Foreign Affairs is the fourth studio album by New Zealand singer and songwriter Sharon O'Neill. It was O'Neill's final studio album release on CBS. The album was certified Gold in New Zealand. Late in 1981, O'Neill moved from New Zealand to Sydney, Australia to pursue her music career, where she wrote "Maxine", a song that chronicled the life of a prostitute. In a 2016 interview, O'Neill said; "I was living in a hotel in Kings Cross when I got the inspiration to write "Maxine"
Sharon O'Neill was born on 23rd November 1952 in Nelson and started performing locally in the late 60's on acoustic guitar. She was a self taught musician who learned to play mainly by ear. Sharon started composing at an early age, mainly by putting chords to her poetry. March 1980 saw the release of her second self-titled album "Sharon O'Neill". Reaching number 3 on the albums chart, it contained some of her best songs. The first single released was "Words", reaching number 22 on the charts. It's opening line of "let me out, like the new blood at the slaughter" is certainly representative of what was to come from Sharon as a talented songwriter. Asian Paradise" reached number 24 in April 1980. Between these singles Sharon joined Jon Stevens on a duet called "Don't Let Love Go".
The Best of Sharon O'Neill is the third compilation album from New Zealand born, Australian pop singer Sharon O'Neill. The album was released by Sony Music Australia on 4 September 2005.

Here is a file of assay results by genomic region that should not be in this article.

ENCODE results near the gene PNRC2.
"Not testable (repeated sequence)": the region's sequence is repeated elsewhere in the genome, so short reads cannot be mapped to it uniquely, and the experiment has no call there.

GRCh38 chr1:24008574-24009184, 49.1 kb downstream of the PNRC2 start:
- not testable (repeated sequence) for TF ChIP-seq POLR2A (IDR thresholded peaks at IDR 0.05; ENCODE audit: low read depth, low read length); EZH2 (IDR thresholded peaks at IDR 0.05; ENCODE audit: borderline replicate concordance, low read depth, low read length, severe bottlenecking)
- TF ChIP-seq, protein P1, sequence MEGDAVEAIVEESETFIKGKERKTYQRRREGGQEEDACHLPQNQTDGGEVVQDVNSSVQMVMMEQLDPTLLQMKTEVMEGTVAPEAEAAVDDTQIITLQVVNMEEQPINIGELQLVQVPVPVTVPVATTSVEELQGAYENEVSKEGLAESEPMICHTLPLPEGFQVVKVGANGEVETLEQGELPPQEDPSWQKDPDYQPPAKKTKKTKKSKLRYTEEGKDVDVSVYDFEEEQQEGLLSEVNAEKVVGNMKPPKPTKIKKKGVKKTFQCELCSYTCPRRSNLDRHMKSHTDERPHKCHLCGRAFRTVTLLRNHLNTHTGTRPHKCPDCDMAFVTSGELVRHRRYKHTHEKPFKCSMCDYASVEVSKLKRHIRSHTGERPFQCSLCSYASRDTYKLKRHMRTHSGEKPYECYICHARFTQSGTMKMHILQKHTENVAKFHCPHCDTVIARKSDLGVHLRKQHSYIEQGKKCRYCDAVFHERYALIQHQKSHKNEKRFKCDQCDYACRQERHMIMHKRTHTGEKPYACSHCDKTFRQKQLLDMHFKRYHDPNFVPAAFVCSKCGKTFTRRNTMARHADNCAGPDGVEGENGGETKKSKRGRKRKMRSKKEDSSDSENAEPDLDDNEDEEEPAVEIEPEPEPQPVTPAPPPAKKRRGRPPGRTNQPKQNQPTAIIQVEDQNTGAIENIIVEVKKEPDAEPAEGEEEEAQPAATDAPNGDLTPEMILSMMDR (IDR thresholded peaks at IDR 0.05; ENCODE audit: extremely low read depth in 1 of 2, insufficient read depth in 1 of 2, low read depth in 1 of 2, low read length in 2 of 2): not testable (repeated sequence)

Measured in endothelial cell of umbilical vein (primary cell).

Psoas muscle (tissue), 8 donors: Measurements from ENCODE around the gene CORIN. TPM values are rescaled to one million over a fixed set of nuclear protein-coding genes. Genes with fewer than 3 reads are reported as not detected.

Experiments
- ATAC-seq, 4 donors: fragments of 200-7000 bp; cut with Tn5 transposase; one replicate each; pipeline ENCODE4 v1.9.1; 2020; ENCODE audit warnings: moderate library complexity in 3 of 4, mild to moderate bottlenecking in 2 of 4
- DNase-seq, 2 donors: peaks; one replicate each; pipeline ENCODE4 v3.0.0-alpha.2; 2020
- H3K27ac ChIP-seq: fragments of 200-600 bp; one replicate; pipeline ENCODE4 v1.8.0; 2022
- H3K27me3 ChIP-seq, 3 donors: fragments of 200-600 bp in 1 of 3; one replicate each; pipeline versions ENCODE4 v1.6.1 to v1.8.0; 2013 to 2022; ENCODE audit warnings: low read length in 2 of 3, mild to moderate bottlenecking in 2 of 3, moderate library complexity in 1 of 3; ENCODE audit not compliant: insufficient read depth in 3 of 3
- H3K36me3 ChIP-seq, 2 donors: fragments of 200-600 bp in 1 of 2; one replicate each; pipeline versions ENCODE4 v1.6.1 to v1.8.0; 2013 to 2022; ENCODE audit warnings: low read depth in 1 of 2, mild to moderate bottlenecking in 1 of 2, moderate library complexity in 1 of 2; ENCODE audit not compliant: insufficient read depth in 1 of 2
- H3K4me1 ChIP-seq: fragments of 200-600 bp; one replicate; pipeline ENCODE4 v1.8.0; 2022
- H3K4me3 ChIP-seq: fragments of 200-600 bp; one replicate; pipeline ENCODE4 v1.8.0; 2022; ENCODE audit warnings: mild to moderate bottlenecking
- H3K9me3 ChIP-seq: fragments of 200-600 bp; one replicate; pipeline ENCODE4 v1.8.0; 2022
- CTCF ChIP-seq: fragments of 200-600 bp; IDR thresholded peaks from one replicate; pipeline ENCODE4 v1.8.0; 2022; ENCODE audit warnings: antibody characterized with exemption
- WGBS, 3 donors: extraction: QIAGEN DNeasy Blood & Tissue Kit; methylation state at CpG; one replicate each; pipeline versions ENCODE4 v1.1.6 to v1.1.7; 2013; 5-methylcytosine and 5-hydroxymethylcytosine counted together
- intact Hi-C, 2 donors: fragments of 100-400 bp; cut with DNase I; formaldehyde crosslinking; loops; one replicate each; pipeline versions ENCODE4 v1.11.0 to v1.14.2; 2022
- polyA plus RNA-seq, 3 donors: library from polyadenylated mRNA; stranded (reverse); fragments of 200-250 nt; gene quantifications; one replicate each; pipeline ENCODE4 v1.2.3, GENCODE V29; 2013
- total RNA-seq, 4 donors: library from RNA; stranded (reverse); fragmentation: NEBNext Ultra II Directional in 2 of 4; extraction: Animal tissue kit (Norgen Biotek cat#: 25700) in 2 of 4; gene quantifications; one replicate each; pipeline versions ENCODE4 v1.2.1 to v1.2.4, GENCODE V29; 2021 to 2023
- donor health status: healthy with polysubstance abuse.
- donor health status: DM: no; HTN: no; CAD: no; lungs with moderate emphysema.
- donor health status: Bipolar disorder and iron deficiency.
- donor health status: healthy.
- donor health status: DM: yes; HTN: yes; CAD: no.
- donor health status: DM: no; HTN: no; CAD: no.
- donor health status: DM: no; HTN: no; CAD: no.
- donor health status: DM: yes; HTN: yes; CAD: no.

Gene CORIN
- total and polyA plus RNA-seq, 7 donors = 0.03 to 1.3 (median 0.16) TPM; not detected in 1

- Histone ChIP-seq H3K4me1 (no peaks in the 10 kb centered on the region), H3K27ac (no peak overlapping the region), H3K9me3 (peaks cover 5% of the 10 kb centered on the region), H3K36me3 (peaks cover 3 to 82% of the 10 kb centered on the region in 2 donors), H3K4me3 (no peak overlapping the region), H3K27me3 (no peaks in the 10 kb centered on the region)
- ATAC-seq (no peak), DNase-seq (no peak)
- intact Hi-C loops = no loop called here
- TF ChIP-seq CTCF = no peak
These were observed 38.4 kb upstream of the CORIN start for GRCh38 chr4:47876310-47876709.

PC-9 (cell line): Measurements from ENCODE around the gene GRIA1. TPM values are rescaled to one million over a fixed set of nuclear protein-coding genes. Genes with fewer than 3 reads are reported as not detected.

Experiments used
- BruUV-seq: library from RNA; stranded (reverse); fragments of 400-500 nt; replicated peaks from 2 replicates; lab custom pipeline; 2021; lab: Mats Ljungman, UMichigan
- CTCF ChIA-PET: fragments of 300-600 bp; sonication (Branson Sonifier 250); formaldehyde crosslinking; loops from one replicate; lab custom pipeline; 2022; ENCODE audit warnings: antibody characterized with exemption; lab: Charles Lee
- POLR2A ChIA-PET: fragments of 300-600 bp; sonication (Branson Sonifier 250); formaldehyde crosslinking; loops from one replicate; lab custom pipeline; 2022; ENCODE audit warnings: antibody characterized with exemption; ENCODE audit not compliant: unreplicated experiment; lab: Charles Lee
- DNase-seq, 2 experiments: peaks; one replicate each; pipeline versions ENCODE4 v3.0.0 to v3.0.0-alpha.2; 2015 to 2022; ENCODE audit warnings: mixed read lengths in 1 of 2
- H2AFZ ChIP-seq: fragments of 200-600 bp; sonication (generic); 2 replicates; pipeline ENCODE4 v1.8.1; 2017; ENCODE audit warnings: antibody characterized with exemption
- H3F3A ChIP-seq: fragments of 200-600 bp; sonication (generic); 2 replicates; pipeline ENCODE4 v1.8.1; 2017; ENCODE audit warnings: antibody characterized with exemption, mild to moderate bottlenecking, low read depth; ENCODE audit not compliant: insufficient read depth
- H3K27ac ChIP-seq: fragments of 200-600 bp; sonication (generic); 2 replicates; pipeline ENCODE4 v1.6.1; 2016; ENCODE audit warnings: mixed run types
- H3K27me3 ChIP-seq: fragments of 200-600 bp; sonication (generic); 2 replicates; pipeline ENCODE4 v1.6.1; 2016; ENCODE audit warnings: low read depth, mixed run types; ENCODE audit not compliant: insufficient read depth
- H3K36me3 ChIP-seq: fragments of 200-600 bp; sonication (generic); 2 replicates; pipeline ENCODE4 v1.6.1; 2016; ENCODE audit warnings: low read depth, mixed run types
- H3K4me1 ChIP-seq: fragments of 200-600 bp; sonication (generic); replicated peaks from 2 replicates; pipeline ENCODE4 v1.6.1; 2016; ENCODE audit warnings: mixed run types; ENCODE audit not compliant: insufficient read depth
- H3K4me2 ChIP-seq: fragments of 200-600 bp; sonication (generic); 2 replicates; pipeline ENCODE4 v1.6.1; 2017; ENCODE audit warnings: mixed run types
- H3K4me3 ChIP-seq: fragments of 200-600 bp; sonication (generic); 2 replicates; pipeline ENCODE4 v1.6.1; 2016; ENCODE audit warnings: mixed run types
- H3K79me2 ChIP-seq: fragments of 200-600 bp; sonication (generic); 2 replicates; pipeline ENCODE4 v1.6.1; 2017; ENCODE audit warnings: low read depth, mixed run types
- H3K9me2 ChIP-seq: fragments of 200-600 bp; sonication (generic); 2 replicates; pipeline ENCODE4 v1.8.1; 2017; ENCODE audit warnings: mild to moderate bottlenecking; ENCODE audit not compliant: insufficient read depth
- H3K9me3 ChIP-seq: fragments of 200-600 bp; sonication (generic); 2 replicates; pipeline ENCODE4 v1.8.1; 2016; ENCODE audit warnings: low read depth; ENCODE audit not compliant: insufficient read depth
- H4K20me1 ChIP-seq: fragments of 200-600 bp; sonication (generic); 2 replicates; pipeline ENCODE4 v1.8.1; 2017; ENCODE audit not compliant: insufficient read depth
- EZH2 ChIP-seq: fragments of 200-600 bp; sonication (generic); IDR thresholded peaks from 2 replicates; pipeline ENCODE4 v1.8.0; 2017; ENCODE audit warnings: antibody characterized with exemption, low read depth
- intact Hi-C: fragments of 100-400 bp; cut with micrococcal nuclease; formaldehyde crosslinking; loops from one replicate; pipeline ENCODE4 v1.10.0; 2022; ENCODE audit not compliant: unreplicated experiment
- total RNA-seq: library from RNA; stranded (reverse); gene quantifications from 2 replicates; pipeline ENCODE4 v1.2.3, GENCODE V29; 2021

Sharon O'Neill is the second studio album by New Zealand singer and songwriter Sharon O'Neill. Sharon O'Neill peaked at No. 5 in New Zealand in March 1980. The album was released in Australia in August 1980 under the titled Words, with the inclusion of "How Do You Talk to Boys". Studio album by. Sharon O'Neill. Gordon Campbell from the NZ Listener said There are at least four tracks on Sharon O'Neill that are the equal of anything Linda Ronstadt is capable of. Two songs "Asian Paradise" and "Southern Blues" are marvelously evocative mood pieces. The album was released by Sony Music Australia on 4 September 2005
nz – Sharon O'Neill – Words: The Very Best of Sharon O'Neill". Retrieved 17 March 2017. "Words the very best of sharon o'neill". Retrieved 19 March 2017. v. t. e.
Sharon O'Neill (Official Music Page).
CreditsToby Learmont - Remastering
Alan Mansfield - Composer
Sharon O'Neill - Composer, Liner Notes, Primary Artist
|1||Words Sharon O'Neill||Sharon O'Neill||3:18|
|2||How Do You Talk to Boys||Sharon O'Neill||3:06|
|3||Asian Paradise Sharon O'Neill||Sharon O'Neill||5:05|
|4||Baby Don't Fight Sharon O'Neill||Sharon O'Neill||3:26|
|5||Waiting for You Sharon O'Neill||Sharon O'Neill||3:27|
|6||Maybe Sharon O'Neill||Sharon O'Neill||3:30|
|7||For All the Tea in China Sharon O'Neill||Sharon O'Neill||3:20|
|8||Smash Palace Sharon O'Neill||Sharon O'Neill||4:41|
|9||Hold on Love Sharon O'Neill||Sharon O'Neill||5:32|
|10||Losing You Sharon O'Neill||Sharon O'Neill||4:02|
|11||Maxine Sharon O'Neill||Sharon O'Neill||4:36|
|12||Danger Sharon O'Neill||Sharon O'Neill||4:09|
|13||Power Sharon O'Neill||Sharon O'Neill||3:57|
|14||Physical Favours Alan Mansfield / Sharon O'Neill||Sharon O'Neill||4:36|
|15||Danced in the Fire Sharon O'Neill||Sharon O'Neill||4:04|
|16||Water for the Flowers Sharon O'Neill||Sharon O'Neill||3:13|
|17||Satin Sheets Alan Mansfield / Sharon O'Neill||Sharon O'Neill||3:50|
|18||Maxine Sharon O'Neill||Sharon O'Neill||5:12|